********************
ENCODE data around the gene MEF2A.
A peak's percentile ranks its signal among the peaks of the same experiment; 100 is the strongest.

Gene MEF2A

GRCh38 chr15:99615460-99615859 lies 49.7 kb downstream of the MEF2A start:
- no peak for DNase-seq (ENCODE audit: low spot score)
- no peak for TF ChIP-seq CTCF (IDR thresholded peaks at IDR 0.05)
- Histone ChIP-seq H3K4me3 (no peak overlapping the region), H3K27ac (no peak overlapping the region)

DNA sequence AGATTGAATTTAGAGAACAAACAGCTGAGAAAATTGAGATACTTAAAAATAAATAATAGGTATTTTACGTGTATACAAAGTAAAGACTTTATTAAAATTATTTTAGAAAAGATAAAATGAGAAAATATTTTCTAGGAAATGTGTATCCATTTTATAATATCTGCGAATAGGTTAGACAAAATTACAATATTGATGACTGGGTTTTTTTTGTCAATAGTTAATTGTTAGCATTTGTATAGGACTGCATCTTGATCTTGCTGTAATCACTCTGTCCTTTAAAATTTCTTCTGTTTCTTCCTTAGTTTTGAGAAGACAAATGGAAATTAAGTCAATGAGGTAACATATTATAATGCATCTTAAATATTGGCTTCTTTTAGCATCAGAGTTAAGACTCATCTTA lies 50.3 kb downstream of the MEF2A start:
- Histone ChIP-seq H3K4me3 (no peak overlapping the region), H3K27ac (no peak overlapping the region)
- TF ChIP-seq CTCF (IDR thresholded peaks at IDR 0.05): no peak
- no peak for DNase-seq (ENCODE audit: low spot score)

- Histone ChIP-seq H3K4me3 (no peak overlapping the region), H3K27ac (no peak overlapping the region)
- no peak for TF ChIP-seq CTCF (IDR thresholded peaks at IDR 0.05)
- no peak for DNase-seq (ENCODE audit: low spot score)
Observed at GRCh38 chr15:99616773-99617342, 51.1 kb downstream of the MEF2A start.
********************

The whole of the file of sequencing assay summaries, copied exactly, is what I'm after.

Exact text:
ENCODE data around the gene MEF2A.
A peak's percentile ranks its signal among the peaks of the same experiment; 100 is the strongest.

Gene MEF2A

GRCh38 chr15:99615460-99615859 lies 49.7 kb downstream of the MEF2A start:
- no peak for DNase-seq (ENCODE audit: low spot score)
- no peak for TF ChIP-seq CTCF (IDR thresholded peaks at IDR 0.05)
- Histone ChIP-seq H3K4me3 (no peak overlapping the region), H3K27ac (no peak overlapping the region)

DNA sequence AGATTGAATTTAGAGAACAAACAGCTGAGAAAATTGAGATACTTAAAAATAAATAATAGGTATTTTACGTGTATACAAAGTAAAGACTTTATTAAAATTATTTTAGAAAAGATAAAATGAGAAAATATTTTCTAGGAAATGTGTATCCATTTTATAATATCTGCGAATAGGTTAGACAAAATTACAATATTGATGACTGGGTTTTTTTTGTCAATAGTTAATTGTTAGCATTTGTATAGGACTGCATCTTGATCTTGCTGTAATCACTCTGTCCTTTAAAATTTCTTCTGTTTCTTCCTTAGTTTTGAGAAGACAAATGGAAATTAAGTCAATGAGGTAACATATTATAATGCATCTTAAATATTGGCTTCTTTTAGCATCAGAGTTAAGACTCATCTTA lies 50.3 kb downstream of the MEF2A start:
- Histone ChIP-seq H3K4me3 (no peak overlapping the region), H3K27ac (no peak overlapping the region)
- TF ChIP-seq CTCF (IDR thresholded peaks at IDR 0.05): no peak
- no peak for DNase-seq (ENCODE audit: low spot score)

- Histone ChIP-seq H3K4me3 (no peak overlapping the region), H3K27ac (no peak overlapping the region)
- no peak for TF ChIP-seq CTCF (IDR thresholded peaks at IDR 0.05)
- no peak for DNase-seq (ENCODE audit: low spot score)
Observed at GRCh38 chr15:99616773-99617342, 51.1 kb downstream of the MEF2A start.